GENEVA — Trading partners praised the European Union in a World Trade Organization forum for maintaining an open trade and investment regime, despite the financial and sovereign debt crises in some member states.

This story first appeared in the July 23, 2013 issue of WWD. Subscribe Today.

But, led by China, the EU was also faulted for resorting to targeted abuse of trade remedies, such as antidumping investigations, in order to shield problematic sectors from international competition.

“The fact there has not been a retreat into protectionism is in itself a positive sign,” said a report compiled by the WTO on the EU’s trade regime, which was reviewed by WTO members during a two-day forum that ended on Friday.

Peter Balas, the EU’s deputy director-general for trade, said the 28-country bloc represents about 17 percent of world trade in goods and more than 25 percent in commercial services, and has maintained a key role in global investment flows.

“All this despite the financial crisis and its unprecedented impact on the EU,” Balas said. “We remain open and are committed to remain open.”

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Michael Punke, deputy U.S. Trade Representative, said the U.S. “values its trade and economic relationship with the EU immensely,” and noted that each day goods and services worth nearly $3 billion are traded across the Atlantic, or more than $9 million every five minutes.

Punke said this month’s launch of the Transatlantic Trade and Investment Partnership Agreement negotiations between the U.S. and EU “can complement and enhance trade liberalization that has occurred within the multilateral [WTO] trading system.”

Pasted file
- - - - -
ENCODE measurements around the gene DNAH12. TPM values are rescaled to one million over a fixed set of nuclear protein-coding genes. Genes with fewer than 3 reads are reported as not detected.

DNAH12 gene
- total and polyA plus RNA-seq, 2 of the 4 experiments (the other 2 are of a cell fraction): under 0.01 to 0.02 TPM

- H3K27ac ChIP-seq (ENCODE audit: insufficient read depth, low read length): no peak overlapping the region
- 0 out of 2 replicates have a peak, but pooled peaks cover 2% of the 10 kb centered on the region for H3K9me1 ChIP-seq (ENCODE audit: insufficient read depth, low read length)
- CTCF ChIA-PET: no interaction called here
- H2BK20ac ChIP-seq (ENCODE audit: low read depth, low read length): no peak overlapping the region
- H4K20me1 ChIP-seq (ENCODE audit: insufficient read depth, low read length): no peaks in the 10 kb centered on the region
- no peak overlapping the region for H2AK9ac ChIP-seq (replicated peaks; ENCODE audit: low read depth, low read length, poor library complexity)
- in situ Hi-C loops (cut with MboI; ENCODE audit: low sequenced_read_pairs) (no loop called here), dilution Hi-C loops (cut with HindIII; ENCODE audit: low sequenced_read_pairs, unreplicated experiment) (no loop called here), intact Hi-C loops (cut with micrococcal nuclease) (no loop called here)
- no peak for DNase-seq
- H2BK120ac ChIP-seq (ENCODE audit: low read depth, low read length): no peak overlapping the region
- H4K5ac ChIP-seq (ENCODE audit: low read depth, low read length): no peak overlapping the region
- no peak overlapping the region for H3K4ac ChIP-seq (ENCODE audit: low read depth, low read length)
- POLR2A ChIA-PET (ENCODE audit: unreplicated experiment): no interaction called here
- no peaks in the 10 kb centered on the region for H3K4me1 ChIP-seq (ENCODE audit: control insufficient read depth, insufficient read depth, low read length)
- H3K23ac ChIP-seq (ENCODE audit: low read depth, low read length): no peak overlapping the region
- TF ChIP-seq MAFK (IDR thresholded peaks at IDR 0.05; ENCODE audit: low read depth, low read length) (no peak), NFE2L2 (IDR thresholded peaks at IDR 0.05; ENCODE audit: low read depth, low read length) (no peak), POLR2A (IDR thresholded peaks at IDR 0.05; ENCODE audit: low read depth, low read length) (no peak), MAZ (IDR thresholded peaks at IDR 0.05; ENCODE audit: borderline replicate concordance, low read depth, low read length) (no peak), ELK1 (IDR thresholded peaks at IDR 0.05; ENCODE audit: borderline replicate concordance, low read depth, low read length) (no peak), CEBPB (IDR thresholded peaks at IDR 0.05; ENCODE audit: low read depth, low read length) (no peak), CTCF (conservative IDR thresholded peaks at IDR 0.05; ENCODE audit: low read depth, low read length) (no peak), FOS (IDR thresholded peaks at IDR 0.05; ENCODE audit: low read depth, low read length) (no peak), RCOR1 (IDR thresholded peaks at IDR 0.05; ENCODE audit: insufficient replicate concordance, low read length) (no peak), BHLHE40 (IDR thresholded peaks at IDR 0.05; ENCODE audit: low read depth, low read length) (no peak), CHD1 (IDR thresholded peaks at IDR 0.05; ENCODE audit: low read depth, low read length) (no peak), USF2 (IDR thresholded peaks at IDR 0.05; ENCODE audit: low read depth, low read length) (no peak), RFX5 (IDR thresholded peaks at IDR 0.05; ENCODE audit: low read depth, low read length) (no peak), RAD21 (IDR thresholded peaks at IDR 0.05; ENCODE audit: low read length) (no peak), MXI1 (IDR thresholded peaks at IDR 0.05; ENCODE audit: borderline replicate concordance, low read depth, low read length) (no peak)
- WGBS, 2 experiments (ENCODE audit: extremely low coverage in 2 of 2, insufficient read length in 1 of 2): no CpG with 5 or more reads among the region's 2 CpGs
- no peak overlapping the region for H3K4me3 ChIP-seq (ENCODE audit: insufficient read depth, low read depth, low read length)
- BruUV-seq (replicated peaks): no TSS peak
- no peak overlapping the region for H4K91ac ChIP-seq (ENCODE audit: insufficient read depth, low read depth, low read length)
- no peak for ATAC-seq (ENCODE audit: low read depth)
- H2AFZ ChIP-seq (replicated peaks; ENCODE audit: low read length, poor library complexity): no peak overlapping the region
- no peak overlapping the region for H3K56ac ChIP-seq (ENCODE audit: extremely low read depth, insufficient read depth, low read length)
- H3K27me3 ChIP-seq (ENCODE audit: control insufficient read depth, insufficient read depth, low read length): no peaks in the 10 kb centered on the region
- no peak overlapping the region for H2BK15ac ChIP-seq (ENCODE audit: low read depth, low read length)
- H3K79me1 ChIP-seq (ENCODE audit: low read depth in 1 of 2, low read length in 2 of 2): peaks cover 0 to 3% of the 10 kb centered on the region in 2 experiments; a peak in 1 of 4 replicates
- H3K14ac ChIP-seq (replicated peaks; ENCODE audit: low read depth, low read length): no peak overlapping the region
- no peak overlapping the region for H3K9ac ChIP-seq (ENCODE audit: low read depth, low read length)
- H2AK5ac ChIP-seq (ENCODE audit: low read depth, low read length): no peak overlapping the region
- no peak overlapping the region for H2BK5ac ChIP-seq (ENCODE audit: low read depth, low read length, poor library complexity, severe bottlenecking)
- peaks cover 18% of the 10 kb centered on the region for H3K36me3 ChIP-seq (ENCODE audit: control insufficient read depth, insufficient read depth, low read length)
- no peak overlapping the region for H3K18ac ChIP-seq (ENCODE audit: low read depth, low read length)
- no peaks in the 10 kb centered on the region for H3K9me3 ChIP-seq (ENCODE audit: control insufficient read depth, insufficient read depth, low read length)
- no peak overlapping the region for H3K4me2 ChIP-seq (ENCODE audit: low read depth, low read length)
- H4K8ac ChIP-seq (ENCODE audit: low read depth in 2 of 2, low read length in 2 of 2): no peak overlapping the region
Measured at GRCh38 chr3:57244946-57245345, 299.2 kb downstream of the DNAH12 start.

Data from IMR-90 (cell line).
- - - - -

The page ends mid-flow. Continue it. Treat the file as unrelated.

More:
During the proceedings, China and other delegations raised their objections about the heavy use of antidumping measures. Under global trade rules, dumping occurs when an exporter sells goods abroad at a lower price than they trade for in the home market or at below cost.

“We have serious concerns that the Chinese products are always a major target,” said Yi Xiaozhun, China’s WTO ambassador. “According to our calculations, the measures targeted at Chinese products account for more than 40 percent of the total measures imposed from 2008 to 2012. China is firmly opposed to abuse of trade remedy measures as a form of a handy trade protectionist tool.”

The WTO report notes that in 2012, the EU imposed 102 antidumping measures that included 48 against Chinese products, seven against India, four against Indonesia and two against the U.S.

Sources said in a closed-door session, a senior Chinese trade diplomat, Huang Rengang, and the EU’s Balas had a “hard, robust exchange” over antidumping, which Brussels maintains are initiated following complaints by industry.

In 2012, the EU’s merchandise exports were $2.1 trillion, or the same as the year before, and its imports reached $2.3 trillion, down 4 percent, according to WTO statistics.

The WTO report also shows that the EU, a major textiles and apparel exporter, imposes higher tariffs on imports of textiles and apparel. In 2012, for 850 textile category tariffs averaged 6.6 percent and 341 apparel line tariffs averaged 11.6 percent, compared with the 4.4 percent average rate for all industrial goods.

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